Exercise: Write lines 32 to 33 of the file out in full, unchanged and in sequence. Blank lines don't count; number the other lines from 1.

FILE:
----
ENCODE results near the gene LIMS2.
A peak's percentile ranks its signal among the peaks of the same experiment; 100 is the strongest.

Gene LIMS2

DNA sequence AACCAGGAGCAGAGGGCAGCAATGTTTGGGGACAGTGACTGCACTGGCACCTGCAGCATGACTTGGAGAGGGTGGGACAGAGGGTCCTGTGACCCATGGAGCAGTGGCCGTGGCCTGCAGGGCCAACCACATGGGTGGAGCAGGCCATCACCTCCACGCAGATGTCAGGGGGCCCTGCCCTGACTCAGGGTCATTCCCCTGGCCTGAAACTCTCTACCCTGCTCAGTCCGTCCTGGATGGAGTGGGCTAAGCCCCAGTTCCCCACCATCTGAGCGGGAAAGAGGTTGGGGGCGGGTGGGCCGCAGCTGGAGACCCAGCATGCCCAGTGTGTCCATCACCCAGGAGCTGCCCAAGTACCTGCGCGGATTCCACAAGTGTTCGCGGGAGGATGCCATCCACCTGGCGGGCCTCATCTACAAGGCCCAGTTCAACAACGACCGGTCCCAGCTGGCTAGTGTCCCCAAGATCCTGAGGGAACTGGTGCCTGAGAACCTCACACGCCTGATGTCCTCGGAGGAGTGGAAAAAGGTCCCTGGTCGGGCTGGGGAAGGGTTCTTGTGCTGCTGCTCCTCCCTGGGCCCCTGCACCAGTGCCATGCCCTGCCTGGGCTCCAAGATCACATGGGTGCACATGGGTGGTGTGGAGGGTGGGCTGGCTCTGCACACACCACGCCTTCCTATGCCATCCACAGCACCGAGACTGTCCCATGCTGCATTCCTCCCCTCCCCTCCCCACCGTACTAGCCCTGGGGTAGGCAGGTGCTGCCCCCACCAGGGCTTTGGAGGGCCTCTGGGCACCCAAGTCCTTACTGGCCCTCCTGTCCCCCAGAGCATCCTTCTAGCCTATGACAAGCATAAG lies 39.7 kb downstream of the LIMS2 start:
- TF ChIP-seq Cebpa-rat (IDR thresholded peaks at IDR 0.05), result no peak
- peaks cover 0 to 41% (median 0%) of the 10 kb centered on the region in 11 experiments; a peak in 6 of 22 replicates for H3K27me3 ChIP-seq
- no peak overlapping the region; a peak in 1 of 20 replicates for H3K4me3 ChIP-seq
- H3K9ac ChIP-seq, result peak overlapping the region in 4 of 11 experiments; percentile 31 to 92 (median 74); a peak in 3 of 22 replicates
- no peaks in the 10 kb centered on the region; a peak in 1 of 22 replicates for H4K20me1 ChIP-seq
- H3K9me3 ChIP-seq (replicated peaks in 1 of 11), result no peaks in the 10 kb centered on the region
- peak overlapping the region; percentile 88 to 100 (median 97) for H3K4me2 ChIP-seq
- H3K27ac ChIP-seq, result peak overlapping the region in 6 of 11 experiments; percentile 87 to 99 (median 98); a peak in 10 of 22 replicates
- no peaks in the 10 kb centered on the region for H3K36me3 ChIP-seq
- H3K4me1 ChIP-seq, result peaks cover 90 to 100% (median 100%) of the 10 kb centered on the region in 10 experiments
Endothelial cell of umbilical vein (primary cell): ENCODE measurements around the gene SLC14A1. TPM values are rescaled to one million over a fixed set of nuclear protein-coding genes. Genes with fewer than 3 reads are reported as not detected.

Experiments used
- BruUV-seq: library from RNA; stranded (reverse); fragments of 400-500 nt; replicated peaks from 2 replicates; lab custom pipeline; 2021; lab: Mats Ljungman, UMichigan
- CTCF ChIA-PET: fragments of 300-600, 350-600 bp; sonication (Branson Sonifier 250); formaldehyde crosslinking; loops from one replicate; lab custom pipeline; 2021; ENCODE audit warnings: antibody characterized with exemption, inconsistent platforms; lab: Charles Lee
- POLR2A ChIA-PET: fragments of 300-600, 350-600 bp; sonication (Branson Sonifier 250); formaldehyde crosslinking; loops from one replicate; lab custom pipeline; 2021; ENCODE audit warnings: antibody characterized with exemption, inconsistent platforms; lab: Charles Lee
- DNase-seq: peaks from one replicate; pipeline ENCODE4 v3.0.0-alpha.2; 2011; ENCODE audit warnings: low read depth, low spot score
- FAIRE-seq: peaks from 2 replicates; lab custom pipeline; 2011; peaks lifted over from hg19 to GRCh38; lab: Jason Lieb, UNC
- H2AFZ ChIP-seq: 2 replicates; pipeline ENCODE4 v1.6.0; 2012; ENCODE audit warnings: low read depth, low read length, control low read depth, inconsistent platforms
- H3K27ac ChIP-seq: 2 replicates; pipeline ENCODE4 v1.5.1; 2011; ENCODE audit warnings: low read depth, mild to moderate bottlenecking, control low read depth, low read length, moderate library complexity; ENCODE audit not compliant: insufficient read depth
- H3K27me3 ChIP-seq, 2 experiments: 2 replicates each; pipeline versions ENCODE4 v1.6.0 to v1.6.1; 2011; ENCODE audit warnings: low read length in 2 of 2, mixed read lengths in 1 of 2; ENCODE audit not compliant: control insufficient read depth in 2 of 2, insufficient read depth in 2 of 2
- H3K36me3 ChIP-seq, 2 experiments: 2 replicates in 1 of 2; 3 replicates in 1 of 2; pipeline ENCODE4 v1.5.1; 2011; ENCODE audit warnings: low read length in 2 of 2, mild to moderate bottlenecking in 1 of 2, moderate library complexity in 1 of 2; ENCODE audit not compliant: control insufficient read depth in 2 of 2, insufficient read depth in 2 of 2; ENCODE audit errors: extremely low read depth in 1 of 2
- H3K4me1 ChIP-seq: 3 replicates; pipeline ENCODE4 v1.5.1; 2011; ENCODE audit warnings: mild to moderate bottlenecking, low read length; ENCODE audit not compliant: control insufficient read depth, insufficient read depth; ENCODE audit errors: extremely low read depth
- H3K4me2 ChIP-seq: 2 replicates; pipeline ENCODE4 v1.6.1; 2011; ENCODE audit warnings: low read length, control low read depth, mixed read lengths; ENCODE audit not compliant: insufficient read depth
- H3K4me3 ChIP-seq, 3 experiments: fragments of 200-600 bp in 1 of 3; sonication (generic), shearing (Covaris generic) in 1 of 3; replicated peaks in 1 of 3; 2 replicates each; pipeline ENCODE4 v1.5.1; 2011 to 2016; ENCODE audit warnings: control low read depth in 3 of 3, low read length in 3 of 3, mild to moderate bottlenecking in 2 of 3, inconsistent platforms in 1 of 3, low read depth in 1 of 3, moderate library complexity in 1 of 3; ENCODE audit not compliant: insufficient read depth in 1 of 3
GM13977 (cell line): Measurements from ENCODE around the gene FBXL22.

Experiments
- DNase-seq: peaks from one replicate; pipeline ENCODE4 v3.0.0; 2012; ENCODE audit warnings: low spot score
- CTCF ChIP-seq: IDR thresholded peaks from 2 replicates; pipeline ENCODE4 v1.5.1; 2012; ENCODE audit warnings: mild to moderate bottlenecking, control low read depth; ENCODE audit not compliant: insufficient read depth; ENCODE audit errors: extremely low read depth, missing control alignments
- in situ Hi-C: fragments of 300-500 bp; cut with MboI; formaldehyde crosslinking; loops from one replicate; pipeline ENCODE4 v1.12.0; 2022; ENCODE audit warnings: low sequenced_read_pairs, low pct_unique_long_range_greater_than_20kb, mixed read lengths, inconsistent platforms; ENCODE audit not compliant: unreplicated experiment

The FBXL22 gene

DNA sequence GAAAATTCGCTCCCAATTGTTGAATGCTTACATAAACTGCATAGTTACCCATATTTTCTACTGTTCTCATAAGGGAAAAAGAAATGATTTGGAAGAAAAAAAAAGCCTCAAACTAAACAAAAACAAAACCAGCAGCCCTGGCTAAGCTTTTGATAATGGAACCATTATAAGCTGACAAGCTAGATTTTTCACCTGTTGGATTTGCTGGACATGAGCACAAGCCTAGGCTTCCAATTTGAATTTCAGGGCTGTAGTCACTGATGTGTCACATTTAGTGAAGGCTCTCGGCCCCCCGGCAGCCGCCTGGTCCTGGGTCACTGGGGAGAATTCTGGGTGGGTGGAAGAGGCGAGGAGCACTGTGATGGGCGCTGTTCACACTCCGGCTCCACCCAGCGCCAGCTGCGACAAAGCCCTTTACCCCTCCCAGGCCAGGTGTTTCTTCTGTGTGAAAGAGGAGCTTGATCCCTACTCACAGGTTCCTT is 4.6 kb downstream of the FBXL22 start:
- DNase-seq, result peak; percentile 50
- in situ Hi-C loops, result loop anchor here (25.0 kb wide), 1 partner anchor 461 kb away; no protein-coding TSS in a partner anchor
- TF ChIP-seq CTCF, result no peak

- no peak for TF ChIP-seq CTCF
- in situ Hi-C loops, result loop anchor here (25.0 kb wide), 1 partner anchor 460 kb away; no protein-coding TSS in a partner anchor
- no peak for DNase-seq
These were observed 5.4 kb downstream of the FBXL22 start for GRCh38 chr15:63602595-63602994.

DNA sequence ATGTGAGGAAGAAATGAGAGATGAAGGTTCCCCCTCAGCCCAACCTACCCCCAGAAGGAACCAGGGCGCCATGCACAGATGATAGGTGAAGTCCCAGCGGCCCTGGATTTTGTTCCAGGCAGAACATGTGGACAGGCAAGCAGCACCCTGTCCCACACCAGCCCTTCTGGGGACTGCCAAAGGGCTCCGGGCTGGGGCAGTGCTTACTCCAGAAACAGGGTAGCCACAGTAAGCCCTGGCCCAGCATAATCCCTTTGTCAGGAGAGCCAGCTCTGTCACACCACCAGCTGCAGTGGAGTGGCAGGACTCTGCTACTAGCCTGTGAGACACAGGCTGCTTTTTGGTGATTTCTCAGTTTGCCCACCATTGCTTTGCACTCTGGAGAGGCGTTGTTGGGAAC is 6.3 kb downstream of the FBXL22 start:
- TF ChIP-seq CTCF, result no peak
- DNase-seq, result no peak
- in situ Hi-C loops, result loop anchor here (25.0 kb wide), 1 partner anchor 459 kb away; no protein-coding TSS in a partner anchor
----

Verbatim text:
- CTCF ChIP-seq: IDR thresholded peaks from 2 replicates; pipeline ENCODE4 v1.5.1; 2012; ENCODE audit warnings: mild to moderate bottlenecking, control low read depth; ENCODE audit not compliant: insufficient read depth; ENCODE audit errors: extremely low read depth, missing control alignments
- in situ Hi-C: fragments of 300-500 bp; cut with MboI; formaldehyde crosslinking; loops from one replicate; pipeline ENCODE4 v1.12.0; 2022; ENCODE audit warnings: low sequenced_read_pairs, low pct_unique_long_range_greater_than_20kb, mixed read lengths, inconsistent platforms; ENCODE audit not compliant: unreplicated experiment